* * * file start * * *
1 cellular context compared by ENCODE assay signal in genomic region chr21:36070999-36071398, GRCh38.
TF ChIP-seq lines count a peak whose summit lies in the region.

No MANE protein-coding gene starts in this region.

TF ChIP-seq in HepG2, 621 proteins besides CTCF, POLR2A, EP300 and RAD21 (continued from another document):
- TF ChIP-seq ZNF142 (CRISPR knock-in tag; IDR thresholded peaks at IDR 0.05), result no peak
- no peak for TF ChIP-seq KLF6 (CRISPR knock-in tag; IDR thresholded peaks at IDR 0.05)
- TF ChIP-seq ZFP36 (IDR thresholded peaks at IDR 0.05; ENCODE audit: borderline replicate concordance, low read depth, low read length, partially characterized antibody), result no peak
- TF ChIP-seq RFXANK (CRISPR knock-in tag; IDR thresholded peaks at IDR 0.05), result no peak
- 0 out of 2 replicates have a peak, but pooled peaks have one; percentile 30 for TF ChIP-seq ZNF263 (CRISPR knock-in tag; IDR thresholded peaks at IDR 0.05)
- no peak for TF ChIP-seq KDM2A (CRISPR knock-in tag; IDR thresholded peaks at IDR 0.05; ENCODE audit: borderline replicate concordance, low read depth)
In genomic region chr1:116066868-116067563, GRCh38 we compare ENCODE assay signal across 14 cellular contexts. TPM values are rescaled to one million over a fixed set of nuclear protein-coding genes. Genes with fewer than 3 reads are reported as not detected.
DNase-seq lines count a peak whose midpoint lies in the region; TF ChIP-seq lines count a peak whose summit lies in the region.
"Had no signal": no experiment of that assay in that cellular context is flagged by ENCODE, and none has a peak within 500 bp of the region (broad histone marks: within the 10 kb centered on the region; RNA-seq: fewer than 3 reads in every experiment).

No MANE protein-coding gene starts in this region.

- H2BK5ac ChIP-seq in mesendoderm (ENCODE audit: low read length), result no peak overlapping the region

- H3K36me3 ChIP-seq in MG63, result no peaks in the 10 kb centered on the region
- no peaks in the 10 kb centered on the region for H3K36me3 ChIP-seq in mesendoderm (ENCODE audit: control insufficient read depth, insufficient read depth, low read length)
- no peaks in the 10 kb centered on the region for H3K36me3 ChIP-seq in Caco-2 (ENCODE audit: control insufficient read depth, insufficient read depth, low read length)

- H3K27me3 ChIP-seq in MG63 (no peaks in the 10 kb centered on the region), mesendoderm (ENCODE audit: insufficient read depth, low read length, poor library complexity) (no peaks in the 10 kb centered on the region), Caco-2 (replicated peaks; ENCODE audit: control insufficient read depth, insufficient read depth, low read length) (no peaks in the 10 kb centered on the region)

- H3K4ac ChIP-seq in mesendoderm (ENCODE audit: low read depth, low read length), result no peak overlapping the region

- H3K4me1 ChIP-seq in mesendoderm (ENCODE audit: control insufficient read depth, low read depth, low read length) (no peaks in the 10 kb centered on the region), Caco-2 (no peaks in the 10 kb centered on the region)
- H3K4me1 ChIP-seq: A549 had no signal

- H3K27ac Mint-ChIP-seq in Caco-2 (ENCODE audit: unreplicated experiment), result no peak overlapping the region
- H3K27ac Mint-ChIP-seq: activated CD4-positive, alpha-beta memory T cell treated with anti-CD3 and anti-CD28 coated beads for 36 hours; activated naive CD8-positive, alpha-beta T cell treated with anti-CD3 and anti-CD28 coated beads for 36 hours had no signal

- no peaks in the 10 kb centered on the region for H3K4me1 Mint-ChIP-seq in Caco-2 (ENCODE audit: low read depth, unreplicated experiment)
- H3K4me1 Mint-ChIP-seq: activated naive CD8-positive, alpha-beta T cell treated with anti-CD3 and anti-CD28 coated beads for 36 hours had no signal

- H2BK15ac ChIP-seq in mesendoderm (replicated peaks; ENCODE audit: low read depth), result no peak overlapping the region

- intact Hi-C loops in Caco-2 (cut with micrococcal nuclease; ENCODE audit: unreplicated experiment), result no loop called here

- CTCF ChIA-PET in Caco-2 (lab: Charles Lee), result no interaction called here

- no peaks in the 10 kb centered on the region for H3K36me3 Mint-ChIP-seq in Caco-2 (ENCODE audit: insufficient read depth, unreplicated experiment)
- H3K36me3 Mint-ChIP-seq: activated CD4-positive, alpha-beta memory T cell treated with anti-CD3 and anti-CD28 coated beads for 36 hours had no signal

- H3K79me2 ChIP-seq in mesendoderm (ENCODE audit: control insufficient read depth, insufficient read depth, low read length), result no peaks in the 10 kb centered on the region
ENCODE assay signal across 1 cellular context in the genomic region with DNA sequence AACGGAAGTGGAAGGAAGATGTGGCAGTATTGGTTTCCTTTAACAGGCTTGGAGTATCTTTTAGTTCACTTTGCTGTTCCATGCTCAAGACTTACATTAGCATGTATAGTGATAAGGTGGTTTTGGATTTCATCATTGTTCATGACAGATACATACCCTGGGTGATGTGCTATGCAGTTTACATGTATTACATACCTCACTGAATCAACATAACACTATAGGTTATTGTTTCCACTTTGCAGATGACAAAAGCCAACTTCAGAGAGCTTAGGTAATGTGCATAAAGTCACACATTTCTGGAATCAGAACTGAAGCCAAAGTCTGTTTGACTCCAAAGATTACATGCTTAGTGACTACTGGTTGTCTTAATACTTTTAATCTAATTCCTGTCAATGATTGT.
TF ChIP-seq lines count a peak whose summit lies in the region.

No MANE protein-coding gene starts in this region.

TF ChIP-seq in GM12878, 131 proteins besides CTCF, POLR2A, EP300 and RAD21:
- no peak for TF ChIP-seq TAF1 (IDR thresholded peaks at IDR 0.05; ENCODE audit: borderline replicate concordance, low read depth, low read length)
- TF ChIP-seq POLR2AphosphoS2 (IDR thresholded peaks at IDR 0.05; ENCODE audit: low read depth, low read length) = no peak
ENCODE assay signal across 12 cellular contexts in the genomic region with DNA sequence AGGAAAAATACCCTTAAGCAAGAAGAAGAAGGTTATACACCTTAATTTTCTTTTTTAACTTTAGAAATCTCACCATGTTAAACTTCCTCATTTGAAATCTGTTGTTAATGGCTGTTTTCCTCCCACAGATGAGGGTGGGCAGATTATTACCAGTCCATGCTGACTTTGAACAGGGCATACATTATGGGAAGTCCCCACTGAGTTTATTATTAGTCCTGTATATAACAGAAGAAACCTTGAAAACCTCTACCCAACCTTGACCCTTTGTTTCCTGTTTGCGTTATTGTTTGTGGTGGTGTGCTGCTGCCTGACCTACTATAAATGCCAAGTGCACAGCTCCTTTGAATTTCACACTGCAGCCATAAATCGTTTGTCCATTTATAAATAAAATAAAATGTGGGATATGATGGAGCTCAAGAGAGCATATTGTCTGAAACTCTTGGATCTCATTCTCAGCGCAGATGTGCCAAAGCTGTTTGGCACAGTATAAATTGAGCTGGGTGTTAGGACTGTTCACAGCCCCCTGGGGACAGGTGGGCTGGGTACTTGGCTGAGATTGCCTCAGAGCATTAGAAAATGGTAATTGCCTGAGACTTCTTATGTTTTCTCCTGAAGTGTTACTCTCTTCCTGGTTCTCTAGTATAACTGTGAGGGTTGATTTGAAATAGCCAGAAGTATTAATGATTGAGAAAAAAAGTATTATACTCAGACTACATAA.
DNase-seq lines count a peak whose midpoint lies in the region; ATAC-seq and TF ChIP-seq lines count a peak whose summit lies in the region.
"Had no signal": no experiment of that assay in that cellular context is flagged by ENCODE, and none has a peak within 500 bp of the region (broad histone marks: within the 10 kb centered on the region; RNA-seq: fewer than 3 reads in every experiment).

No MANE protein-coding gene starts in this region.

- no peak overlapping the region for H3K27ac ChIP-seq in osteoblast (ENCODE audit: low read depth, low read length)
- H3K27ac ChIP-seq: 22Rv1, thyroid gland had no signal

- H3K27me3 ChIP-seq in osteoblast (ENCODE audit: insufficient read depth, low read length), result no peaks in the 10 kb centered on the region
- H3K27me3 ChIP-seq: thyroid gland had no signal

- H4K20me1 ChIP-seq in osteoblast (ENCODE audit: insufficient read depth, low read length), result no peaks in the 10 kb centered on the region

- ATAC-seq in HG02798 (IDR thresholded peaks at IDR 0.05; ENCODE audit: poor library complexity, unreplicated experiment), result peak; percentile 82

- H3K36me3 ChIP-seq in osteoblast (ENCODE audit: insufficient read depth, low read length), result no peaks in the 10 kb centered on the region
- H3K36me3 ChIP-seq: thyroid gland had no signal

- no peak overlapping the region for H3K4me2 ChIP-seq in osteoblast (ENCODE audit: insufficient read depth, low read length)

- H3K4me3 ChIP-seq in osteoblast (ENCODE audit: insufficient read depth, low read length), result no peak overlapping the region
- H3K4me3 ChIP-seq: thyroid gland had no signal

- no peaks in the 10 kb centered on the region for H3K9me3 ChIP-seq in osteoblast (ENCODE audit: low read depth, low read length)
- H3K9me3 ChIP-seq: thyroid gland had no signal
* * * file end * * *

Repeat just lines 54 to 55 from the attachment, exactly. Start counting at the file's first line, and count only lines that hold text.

- no peaks in the 10 kb centered on the region for H3K9me3 ChIP-seq in osteoblast (ENCODE audit: low read depth, low read length)
- H3K9me3 ChIP-seq: thyroid gland had no signal